Even some of the most vocal champions of gun reform have opted instead to focus on the Confederate flag issue following last week’s shooting.'

Nearly every major GOP presidential contender has voiced support for Haley's decision. But none — including former Florida Gov. Jeb Bush, Wisconsin Gov. Scott Walker, former Texas Gov. Rick Perry, Kentucky Sen. Rand Paul, and Donald Trump — responded to msnbc's request for comment on whether the shooting indicated a need for stronger gun restrictions. Some have revealed their hands, however, in more unguarded moments.

"Laws can't change this," New Jersey Gov. Christie — who's expected to formally announce a White House bid next month — told attendees at last Friday's Faith and Freedom Conference in Washington, D.C. That same day, another White House hopeful, Texas Sen. Ted Cruz, similarly stuck to his old script on gun control. 

"You know the great thing about the state of Iowa is," Cruz joked at a town hall meeting in Red Oak, "I'm pretty sure you all define gun control the same way we do in Texas — hitting what you aim at."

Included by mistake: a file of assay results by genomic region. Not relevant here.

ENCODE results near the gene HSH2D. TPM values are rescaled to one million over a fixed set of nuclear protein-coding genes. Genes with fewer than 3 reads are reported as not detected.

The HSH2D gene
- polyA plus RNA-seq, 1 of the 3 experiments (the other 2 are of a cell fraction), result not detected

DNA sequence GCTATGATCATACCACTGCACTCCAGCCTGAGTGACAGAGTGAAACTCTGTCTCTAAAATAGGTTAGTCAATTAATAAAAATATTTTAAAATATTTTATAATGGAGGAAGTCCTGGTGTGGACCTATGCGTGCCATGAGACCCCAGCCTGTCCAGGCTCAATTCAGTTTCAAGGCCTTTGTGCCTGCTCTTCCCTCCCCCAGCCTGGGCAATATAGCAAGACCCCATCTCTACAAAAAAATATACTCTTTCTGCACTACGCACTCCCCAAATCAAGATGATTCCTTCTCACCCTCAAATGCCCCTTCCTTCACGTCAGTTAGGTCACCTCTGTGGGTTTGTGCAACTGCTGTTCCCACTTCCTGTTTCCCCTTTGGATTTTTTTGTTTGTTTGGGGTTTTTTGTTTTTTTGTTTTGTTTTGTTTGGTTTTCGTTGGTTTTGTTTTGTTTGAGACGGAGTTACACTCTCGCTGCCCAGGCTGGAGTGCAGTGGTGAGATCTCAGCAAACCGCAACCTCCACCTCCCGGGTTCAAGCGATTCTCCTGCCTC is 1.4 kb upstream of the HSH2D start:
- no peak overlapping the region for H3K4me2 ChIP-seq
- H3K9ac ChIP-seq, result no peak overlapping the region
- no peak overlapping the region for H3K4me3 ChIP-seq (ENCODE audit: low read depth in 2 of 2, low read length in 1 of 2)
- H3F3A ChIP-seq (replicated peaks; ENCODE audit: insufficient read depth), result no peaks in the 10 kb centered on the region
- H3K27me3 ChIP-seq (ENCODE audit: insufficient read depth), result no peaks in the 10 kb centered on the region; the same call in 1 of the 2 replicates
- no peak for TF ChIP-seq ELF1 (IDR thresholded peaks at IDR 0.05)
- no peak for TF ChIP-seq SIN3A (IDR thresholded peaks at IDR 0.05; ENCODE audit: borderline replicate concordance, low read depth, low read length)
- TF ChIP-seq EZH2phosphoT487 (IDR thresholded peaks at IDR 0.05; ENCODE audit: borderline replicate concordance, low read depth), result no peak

Even some of the most vocal champions of gun reform have opted instead to focus on the Confederate flag issue following last week’s shooting. Virginia Gov. Terry McAuliffe, a Democrat who tried and failed to push through a package of gun-control measures earlier this year, announced on Tuesday that he would remove the Confederate emblem from state-issued license plates. At no point in McAuliffe’s announcement did he address gun control, though his communication director, Brian Coy, told msnbc later in the day that the governor would “continue the fight” to keep guns "out of dangerous hands.”

RELATED: Charleston attack drags GOP 2016 field into uncomfortable places